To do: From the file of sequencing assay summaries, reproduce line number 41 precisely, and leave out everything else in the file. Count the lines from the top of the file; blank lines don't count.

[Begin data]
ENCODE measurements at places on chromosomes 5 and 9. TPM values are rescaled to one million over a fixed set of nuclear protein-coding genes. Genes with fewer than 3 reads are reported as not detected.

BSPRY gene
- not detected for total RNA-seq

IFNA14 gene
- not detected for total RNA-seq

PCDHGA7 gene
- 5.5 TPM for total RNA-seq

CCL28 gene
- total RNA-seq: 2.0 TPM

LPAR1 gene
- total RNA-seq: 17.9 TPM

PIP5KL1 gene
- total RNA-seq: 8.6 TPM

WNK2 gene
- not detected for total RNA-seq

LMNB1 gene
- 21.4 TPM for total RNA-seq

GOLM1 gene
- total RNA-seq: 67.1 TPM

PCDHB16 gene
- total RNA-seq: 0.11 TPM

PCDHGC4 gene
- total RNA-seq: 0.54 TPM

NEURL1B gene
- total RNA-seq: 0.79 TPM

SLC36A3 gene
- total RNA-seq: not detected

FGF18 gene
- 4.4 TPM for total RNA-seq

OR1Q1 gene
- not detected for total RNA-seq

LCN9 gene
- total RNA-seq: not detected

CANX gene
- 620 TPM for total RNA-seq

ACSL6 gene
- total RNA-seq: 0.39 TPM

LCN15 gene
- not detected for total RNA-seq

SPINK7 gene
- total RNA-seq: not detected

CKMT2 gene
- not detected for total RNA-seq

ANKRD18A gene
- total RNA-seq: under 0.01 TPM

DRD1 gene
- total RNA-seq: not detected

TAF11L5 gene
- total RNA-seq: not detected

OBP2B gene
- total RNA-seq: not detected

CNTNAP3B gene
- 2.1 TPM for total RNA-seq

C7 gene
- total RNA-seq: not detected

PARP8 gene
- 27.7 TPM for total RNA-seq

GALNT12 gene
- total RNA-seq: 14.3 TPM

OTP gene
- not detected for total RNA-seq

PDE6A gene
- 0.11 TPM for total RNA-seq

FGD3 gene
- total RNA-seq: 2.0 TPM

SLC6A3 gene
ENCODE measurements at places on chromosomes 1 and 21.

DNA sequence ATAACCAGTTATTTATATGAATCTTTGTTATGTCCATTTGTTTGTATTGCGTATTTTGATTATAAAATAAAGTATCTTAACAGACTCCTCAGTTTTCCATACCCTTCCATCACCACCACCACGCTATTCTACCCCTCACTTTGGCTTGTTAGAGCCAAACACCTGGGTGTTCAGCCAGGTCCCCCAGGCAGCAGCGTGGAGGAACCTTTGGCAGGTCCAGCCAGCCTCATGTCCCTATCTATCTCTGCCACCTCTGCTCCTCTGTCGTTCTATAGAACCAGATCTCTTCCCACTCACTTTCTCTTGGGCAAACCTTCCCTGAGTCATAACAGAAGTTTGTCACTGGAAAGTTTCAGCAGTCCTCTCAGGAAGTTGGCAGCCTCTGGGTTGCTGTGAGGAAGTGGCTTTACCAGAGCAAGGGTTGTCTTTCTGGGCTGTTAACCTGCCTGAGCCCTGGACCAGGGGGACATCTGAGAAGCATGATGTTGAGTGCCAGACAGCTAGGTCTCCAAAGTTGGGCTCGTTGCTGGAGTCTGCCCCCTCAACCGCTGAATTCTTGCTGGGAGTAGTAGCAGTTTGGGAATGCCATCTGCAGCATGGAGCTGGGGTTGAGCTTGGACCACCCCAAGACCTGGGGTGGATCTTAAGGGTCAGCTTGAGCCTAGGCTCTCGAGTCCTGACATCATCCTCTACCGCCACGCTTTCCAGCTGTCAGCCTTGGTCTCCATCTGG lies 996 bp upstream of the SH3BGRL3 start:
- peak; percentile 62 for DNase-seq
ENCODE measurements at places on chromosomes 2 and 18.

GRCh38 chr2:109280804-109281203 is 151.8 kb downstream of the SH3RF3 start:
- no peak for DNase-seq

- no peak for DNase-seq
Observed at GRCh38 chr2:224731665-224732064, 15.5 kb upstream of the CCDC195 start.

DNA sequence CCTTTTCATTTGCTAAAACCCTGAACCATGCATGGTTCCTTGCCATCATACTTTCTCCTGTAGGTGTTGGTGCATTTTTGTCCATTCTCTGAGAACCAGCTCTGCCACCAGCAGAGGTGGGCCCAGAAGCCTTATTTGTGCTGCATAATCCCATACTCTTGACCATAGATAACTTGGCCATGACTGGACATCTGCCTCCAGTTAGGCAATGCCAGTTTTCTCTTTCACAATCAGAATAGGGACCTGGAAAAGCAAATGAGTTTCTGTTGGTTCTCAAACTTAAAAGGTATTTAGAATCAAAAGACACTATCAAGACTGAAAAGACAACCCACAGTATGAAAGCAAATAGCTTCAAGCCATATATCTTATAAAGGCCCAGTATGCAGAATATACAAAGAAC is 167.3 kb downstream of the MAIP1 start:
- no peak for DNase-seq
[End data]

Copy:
- total RNA-seq: not detected